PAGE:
We had a nice gathering on Saturday to celebrate the seventh anniversary of the Feldenkrais Center of Houston. Sorry if you missed it — you’ll have to join us another time. Did we take pictures?
*Forehead slap.* Nope.
I could tell you a big long story about how I’m just not inclined to take pictures, usually; or that I thought about asking Chris to take some snaps during the party, but ended up not mentioning it; or several other lame excuses. However, it just boils down to this: I didn’t make it a priority.
Even though I have a Flickr account, a YouTube channel, a Facebook page, and we had several of the most socially-networked and digitally-connected people in Houston show up to nosh some hors d’oeuvres and raise a glass , nobody made picture-taking a priority, and so it didn’t happen.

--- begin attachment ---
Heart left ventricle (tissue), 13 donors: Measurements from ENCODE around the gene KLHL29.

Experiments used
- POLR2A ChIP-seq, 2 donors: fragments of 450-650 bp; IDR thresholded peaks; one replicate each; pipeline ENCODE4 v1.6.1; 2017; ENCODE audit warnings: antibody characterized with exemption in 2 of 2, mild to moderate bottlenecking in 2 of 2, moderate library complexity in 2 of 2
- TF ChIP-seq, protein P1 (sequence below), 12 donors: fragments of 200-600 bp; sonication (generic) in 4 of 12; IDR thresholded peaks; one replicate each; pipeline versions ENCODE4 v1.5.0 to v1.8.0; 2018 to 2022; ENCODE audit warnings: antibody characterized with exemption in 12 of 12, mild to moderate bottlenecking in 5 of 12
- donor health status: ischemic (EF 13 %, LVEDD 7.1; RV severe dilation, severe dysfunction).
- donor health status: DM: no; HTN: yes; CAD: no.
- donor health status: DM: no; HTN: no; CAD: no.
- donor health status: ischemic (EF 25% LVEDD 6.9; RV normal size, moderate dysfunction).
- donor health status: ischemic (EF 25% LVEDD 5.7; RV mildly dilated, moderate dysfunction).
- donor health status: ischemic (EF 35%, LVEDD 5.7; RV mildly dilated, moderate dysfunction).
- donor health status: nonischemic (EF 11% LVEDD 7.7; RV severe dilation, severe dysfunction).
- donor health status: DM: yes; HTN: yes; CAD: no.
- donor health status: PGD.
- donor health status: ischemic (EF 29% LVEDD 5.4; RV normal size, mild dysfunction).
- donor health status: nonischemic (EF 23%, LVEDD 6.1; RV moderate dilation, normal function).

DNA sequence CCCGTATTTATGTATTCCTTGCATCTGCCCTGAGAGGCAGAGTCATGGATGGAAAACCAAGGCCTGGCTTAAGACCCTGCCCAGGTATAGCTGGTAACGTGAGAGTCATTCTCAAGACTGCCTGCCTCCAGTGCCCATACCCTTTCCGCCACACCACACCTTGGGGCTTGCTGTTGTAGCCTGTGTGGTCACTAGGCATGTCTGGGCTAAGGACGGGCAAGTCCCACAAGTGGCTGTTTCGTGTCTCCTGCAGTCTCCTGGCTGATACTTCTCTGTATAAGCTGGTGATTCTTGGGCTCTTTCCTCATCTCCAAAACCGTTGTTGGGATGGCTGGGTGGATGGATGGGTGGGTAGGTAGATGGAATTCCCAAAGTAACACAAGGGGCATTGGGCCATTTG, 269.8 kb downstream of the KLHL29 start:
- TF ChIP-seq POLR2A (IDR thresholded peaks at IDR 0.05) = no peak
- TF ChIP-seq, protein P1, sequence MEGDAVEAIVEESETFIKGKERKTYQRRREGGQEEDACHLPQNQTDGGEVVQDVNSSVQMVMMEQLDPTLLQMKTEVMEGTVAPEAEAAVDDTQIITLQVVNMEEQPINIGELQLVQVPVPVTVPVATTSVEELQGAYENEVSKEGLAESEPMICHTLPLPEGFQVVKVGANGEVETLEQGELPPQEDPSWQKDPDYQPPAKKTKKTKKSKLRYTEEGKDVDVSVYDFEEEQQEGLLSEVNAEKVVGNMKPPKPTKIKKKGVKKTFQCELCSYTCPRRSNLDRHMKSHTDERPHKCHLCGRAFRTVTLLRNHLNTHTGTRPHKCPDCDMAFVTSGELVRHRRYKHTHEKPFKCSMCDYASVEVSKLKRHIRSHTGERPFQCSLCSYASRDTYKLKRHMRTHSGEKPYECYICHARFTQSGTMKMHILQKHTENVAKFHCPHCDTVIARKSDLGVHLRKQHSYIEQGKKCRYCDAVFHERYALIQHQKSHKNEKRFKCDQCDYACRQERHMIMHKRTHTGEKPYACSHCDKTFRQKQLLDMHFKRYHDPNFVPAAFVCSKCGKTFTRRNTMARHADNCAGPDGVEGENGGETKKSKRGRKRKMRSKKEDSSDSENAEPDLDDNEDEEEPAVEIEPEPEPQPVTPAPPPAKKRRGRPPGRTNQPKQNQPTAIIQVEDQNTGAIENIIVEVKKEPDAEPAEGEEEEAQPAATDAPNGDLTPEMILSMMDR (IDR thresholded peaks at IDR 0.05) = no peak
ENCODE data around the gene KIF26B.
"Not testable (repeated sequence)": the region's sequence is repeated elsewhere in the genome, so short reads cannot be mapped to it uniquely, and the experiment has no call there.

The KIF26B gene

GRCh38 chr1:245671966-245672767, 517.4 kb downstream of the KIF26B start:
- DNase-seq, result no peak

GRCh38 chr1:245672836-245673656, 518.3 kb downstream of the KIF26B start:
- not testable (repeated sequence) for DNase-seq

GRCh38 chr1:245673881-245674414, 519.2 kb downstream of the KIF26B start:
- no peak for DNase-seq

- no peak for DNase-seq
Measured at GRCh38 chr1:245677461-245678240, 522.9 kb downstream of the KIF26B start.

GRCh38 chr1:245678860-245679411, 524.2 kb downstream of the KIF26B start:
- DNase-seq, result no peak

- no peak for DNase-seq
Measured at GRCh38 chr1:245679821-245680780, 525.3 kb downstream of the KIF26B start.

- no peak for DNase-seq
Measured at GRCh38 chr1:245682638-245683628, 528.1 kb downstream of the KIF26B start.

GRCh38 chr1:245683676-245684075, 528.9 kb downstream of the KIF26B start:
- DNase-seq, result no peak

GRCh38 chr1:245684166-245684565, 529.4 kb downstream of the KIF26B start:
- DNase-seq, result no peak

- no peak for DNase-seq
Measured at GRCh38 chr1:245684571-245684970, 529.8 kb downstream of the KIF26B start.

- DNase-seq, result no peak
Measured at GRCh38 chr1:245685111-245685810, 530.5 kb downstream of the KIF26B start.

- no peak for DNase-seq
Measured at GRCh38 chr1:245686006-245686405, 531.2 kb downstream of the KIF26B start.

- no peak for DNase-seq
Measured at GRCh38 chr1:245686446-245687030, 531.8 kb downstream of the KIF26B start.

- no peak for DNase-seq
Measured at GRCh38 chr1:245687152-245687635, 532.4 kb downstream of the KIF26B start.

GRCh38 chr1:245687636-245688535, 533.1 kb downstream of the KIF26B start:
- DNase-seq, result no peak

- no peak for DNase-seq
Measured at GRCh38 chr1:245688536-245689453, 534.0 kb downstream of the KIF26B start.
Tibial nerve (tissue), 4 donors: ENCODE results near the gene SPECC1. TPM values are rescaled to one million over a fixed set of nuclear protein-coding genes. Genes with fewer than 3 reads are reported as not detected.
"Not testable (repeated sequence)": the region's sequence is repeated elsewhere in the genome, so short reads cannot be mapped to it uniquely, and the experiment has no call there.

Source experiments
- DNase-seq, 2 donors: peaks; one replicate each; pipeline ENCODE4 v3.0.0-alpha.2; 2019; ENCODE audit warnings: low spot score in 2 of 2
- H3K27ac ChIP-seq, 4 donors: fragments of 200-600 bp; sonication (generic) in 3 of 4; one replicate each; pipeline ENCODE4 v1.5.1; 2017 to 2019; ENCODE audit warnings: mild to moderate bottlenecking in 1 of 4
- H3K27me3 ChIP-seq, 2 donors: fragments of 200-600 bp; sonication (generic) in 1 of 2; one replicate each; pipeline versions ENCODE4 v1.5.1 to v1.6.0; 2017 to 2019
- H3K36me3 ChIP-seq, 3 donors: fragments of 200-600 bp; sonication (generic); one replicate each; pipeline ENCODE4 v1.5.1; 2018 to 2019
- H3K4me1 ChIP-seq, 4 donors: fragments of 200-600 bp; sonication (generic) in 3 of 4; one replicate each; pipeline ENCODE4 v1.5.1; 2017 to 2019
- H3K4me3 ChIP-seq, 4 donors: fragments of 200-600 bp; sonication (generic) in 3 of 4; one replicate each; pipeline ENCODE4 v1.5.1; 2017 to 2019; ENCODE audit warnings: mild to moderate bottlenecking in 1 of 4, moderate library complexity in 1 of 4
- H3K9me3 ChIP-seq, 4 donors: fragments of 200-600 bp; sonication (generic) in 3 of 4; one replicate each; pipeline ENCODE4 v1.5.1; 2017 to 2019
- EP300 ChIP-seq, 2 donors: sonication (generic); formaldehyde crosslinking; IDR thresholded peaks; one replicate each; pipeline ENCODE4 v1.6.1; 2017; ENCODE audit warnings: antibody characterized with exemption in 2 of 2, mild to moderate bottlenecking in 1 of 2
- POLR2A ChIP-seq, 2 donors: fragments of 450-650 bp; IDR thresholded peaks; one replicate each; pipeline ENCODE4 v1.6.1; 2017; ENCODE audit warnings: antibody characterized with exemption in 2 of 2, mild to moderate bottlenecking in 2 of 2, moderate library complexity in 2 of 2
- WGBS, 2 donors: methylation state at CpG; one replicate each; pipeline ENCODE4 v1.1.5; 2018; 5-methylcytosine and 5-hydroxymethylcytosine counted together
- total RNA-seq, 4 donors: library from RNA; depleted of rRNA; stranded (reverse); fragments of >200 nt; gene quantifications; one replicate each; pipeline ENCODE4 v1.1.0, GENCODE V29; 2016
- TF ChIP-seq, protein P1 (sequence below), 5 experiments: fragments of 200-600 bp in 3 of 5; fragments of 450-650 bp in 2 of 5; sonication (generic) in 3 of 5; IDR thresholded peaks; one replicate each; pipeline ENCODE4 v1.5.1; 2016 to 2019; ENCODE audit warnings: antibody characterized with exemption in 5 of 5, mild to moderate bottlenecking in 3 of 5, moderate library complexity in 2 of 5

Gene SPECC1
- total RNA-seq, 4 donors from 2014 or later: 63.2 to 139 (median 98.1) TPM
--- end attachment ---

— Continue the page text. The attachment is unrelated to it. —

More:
Among so many distractions, it’s easy to let minor details slip. In the larger scheme of things, it’s not that important. This non- crisis has shown me how I tend to classify as “minor” many things that are really in the “it would be nice if. . .” column. Just because a situation isn’t an emergency doesn’t mean that it’s not important. The “it would be nice’s” are what add quality to life. It’s why we plant flowers around our homes and in front of our businesses instead of leaving the dirt bare. It’s why we leave the porch light on. It’s why we savor that fabulous dinner, or vacation, or a few extra moments to snooze before the alarm goes off in the morning. The non-essentials are always what we’d like just a little more of. And it’s why we like to have some pictures after a party. It prolongs the fun, rather than having it recede into memory. On the other hand, there is no incriminating evidence. . .
The Feldenkrais Method teaches, among other things, how making just a tiny difference can make a big difference. That “it would be nice if” that you think isn’t important could be the key to a transformation.